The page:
Air Canada CEO Expresses Confidence That Ottawa Will Provide Aid Package As Airline Records Annual Loss
Air Canada's chief executive and a top union official expressed confidence that Ottawa will provide an aid package for airlines after the carrier recorded its biggest annual loss in at least 19 years...
Air Canada's chief executive and a top union official expressed confidence that Ottawa will provide an aid package for airlines after the carrier recorded its biggest annual loss in at least 19 years due to COVID-19.
Air Canada recorded a net loss of C$4.65 billion ($3.65 billion) for 2020, compared with a 2019 profit of C$1.48 billion.
Airlines have been among the hardest hit by the epidemic as people stay home.
Canada's largest carrier, which last year cut over half of its workforce, or 20,000 jobs, and other airlines are negotiating with the Liberal government on an aid package.
"I am very encouraged by the constructive nature of discussions that we have had...I am more optimistic on this front for the first time," Air Canada CEO Calin Rovinescu said.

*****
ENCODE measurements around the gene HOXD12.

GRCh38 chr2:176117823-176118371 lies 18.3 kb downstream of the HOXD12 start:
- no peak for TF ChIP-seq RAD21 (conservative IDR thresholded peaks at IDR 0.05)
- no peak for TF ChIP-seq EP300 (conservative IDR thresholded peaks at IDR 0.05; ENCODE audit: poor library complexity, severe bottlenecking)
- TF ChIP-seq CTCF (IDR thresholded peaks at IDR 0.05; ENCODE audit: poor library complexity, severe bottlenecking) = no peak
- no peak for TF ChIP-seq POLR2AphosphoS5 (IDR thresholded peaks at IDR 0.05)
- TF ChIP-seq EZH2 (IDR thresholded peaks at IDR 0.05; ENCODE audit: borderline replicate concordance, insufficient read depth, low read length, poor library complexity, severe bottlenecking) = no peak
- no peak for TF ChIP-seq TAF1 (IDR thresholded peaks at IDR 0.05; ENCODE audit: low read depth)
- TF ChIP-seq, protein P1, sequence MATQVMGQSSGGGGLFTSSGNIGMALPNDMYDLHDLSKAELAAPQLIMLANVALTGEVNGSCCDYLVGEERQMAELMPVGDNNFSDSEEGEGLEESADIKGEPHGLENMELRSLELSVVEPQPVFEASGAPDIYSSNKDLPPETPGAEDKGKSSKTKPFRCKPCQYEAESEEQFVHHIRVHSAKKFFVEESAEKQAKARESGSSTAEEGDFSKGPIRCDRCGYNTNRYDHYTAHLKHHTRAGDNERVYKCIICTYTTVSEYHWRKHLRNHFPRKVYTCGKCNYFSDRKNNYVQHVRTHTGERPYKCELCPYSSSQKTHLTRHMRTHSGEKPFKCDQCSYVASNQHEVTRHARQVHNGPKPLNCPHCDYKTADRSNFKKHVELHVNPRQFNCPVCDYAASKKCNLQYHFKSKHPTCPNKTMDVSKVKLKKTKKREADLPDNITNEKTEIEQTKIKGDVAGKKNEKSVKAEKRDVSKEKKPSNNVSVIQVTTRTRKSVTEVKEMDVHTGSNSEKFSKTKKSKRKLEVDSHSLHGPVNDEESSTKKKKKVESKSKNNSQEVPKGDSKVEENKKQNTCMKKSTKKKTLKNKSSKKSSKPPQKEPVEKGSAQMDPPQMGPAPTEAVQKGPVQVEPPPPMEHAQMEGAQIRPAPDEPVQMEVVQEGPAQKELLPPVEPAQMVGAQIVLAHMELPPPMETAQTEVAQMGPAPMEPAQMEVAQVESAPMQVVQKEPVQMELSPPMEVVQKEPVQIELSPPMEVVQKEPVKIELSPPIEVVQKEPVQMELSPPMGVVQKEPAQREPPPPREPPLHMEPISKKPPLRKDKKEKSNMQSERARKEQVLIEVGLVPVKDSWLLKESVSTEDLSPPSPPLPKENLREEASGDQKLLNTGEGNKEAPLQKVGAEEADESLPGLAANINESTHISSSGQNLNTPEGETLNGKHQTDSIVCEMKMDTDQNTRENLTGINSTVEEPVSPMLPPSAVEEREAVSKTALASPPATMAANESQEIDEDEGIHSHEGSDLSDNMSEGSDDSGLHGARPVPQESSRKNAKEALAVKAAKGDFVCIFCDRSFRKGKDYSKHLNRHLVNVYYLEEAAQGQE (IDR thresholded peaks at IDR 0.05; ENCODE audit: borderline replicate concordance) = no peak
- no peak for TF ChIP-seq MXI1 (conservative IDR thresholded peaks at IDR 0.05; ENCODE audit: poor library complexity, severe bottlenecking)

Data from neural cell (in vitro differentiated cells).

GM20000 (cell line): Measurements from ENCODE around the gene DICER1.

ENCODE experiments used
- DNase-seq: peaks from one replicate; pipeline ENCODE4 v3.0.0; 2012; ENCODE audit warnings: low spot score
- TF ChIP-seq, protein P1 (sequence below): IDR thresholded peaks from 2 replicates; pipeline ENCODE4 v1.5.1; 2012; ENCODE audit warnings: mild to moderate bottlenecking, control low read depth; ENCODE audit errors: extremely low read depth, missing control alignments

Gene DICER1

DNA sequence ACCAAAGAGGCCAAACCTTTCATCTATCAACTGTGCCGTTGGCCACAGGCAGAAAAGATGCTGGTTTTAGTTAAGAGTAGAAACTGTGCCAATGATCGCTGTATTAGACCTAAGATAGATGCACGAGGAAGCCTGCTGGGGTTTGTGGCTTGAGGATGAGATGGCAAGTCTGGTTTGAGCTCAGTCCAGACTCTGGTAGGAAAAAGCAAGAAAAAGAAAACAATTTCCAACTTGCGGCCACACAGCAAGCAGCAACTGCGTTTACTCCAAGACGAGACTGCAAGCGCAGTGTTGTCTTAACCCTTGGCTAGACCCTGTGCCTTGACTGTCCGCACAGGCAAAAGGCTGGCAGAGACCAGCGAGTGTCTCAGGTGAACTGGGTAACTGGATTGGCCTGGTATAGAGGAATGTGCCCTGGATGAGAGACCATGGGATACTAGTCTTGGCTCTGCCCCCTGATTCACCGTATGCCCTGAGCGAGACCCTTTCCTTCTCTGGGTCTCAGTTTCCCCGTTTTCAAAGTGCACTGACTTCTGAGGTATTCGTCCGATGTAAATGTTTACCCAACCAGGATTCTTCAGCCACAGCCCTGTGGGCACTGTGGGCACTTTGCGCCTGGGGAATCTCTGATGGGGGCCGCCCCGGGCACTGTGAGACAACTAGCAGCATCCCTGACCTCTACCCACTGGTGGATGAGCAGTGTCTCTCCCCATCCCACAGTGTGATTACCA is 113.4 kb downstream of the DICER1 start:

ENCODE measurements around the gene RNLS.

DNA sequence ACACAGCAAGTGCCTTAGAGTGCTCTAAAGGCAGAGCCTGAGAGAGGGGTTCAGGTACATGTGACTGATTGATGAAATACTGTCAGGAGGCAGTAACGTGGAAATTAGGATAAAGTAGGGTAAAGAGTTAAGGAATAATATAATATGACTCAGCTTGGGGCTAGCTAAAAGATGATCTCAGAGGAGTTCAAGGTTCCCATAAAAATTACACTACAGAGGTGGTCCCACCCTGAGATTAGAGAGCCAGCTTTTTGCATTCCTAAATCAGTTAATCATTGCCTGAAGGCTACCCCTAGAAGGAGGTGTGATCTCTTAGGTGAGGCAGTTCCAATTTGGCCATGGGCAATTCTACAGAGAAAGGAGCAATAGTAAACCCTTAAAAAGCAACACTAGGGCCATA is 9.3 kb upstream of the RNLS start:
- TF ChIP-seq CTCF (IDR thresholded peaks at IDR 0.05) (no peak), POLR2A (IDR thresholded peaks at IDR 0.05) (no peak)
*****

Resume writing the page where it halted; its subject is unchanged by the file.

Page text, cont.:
President of the Unifor private sector trade union Jerry Dias said that he is confident that an aid deal will happen.
"I've been speaking to the federal government as well as Calin and everybody and there's no question, it's imminent," Dias said in a phone interview, without providing further details.
A government source in the finance ministry, which is leading the talks, declined to comment on Rovinescu's remarks on the grounds that the negotiations are continuing.
Canada has previously said that passenger refunds and the restoration of regional routes will have to be part of a deal.
Carriers agreed in January to suspend winter travel to certain sun destinations through April 30 amid fears that new strains of COVID-19 would spread during spring break.
Rovinescu, who is retiring this month, told analysts that he expects an "improved dynamic" around the end of April, with COVID-19 testing replacing some quarantines.
Canada has some of the world's toughest travel rules with a mandatory 14 day quarantine for arrivals and some domestic restrictions.
"It will not be completely eliminated, but we do see the potential for it to go to a five to seven day quarantine," Rovinescu said.
Asked about the CEO's comments, Canada's chief medical officer, Theresa Tam, said, "it's probably premature right now to know what is happening at the end of April."
Further Cost Reductions, Capacity Reduction Plans And Net Cash Burn Projection
Air Canada said that it is seeking further cost reductions, plans to reduce its first quarter capacity by approximately 85% compared with a year earlier, and projects quarterly net cash burn of between C$1.35 billion and C$1.53 billion.